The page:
Artists Digmmi Tran, Brent Langigri, Van C. Tran, feature artist Armando de la Torre, and artist Nate Vaughan gather on stage following the performance. The goal of the project was to bring art to unexpected public places. Photo by Promise Yee
Artists Digmmi Tran, Brent Langigri, Van C. Tran, feature artist Armando de la Torre, and artist Nate Vaughan gather on stage following the performance. The goal of the project was to bring art to unexpected public places. Photo by Promise Yee
Arts Old - DO NOT USE - The Coast News

Contemporary arts experience meets with some opposition

CARLSBAD — The Winter Wonderland arts experience at the Westfield Plaza Camino Real mall hit a few bumps along the way in its efforts to bring contemporary art out into the community.

The art project is part of the Exploring Engagement initiative presented by the Oceanside Museum of Art and supported by funds from The James Irvine Foundation.

The concept of the project is to bring high-level art experiences into a retail setting during the holiday season.

Oceanside Museum of Art reached out to artist Armando de la Torre and suggested he apply for the project grant.

De la Torre was selected as the resident artist and had one month to plan and coordinate the project.

In late November he set up the project space in a vacant shop on the first floor of the mall. The finished space mirrored a Christmas tree lot. Flocked trees lined the space and de la Torre built in a ski chateau-like viewing deck and performance stage within the space.

De la Torre also incorporated an undertone of the pull between ecology and public consumption into the project space by creating it out of all repurposed materials.

“It was a backdrop for things to happen,” de la Torre said.

He then worked with numerous artists to create art experiences for shoppers who stopped in.

A contemporary musical performance, photography workshop, printing workshop and shadow poem performance were some of the experiences held between Black Friday and Dec. 22.

A couple of the performances did not sit well with mall shop owners and visitors. Winter Wonderland was shut down for a day following the first musical performance.

Neighboring shopkeepers deemed it too loud. Anti-consumerism language in the songs also created some discomfort.

“I was brokenhearted that I got shut down,” de la Torre said.

During the closure de la Torre built a gingerbread house facade to enclose the performance space and reduce noise to neighbors.

De la Torre, Oceanside Museum of Art staff and Westfield mall representatives reviewed what would go on in the space and agreed on noise limitations and other good neighbor practices.

Following the reopening of the space de la Torre received further objection to the planned Santa for Adults photography workshop.

In this case discussion dismissed the mall’s concerns that the experience may be racy or compete for business with the mall Santa.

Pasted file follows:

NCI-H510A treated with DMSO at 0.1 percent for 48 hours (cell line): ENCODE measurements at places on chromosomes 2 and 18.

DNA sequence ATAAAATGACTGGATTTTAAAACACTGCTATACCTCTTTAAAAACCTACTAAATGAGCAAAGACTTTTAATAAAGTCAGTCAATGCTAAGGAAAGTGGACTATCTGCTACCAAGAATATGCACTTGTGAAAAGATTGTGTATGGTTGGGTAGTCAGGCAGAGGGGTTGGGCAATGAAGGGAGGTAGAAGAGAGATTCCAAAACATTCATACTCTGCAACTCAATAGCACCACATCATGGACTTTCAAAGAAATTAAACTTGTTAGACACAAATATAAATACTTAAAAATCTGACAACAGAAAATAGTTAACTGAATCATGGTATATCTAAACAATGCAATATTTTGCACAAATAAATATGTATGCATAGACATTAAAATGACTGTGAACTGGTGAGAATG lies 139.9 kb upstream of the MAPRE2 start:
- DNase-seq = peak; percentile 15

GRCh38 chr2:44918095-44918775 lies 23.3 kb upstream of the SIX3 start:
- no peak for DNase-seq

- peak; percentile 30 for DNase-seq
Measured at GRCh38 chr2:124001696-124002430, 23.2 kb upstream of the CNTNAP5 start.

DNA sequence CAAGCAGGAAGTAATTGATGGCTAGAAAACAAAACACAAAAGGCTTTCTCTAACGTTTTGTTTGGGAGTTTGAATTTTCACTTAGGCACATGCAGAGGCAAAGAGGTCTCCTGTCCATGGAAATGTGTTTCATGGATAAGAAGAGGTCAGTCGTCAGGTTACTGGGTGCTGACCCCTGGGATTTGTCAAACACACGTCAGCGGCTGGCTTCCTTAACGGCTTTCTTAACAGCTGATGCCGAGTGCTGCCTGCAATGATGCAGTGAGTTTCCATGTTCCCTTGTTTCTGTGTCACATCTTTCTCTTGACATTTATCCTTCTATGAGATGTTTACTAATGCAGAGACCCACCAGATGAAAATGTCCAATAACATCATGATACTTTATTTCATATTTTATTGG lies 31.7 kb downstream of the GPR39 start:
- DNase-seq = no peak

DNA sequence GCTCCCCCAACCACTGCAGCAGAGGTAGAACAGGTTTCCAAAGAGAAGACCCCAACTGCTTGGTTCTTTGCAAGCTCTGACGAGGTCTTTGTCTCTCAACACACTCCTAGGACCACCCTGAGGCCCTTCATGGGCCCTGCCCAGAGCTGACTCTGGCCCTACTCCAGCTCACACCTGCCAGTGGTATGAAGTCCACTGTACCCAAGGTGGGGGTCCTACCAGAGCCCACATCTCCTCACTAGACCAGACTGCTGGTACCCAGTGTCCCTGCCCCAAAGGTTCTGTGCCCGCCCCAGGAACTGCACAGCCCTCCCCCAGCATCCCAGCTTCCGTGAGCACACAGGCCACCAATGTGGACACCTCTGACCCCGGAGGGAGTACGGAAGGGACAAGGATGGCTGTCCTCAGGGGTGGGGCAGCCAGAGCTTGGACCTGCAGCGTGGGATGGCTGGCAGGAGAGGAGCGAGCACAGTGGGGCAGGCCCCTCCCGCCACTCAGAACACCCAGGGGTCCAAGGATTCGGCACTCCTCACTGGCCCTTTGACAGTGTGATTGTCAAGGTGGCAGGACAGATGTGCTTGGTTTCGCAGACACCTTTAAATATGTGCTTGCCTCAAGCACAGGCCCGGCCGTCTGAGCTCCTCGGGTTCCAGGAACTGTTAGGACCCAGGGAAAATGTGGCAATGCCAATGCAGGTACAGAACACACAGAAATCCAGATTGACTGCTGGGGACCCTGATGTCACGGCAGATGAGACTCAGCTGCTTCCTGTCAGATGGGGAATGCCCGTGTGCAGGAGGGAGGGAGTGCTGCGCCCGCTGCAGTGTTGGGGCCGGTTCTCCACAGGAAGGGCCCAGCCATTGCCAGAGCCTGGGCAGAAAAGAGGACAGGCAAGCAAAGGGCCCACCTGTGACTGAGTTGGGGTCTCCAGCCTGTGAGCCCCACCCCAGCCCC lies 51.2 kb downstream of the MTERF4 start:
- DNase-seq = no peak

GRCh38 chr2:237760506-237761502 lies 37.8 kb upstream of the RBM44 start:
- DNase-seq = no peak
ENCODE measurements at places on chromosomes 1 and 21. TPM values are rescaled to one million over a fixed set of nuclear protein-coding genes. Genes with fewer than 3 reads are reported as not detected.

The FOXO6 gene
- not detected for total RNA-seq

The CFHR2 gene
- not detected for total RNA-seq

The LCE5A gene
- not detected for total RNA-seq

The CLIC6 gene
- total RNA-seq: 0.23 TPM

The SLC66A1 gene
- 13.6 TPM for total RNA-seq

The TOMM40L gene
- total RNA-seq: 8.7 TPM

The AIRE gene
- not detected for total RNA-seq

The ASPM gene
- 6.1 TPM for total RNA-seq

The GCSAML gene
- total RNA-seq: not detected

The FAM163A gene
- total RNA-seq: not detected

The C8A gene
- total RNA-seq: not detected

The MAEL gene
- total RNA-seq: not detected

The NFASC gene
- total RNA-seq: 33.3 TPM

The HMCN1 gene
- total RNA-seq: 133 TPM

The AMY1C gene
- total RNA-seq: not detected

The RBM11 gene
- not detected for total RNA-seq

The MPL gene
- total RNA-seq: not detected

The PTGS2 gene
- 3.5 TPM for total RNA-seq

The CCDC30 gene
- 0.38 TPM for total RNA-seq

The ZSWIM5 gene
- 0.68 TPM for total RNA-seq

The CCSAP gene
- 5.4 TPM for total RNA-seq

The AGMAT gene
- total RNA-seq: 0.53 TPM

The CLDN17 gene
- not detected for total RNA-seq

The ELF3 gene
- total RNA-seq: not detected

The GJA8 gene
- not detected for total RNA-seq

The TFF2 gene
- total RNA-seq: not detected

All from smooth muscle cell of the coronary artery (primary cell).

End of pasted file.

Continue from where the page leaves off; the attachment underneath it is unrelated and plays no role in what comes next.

The Santa for Adults workshop taught children photography through taking photos of their parents sitting on Santa’s lap within the Winter Wonderland space.

“It (the Winter Wonderland project) challenged the belief system of the public,” Daniel Foster, executive director of Oceanside Museum of Art, said.

“People didn’t see it coming. We got all kinds of responses.”

Despite a one-day shut down and numerous discussions between the artist, museum and mall after the project was approved, most agree the project was a success in bringing contemporary art into an unexpected public space.

“He (de la Torre) is a great guy,” Foster said. “I enjoyed working with him. He had an amazing residency.”

De la Torre, who has worked on performance art projects with several different museums, said he felt there was a lack of effort and foresight by some Oceanside Museum of Art staff members to develop a solid relationship with the mall and him as an artist, and that led to further tensions.

“We can learn and move on,” de la Torre said.

Foster said lessons were learned in management and community response to art with the Winter Wonderland project, which is the first of five planned artist in residency outreach projects.

“With the best creative acts you don’t know where it’s going to take you,” Foster said.

Foster added the museum would continue to take risks and bring contemporary art experiences out into the community.

Both de la Torre and Foster agree the project was an evolving process.

A panel discussion of the Winter Wonderland project will be held at Oceanside Museum of Art Feb. 4 as part of the museum’s First Tuesday Lecture Series.

“We’re really excited about the aftermath of this project,” Foster said. “It’s an opportunity to discuss the journey of this residency and is going to be one of the most exciting conversations. We’re learning as we go.”

Related posts

City governments encourage residents to shop local

Wehtahnah Tucker

Inaugural art walk to offer muti-sensory experience

Promise Yee



Suspect arrested for attempted burglary


Sounds of summer

Tony Cagala

Incubator of art and culture comes to Escondido

Tony Cagala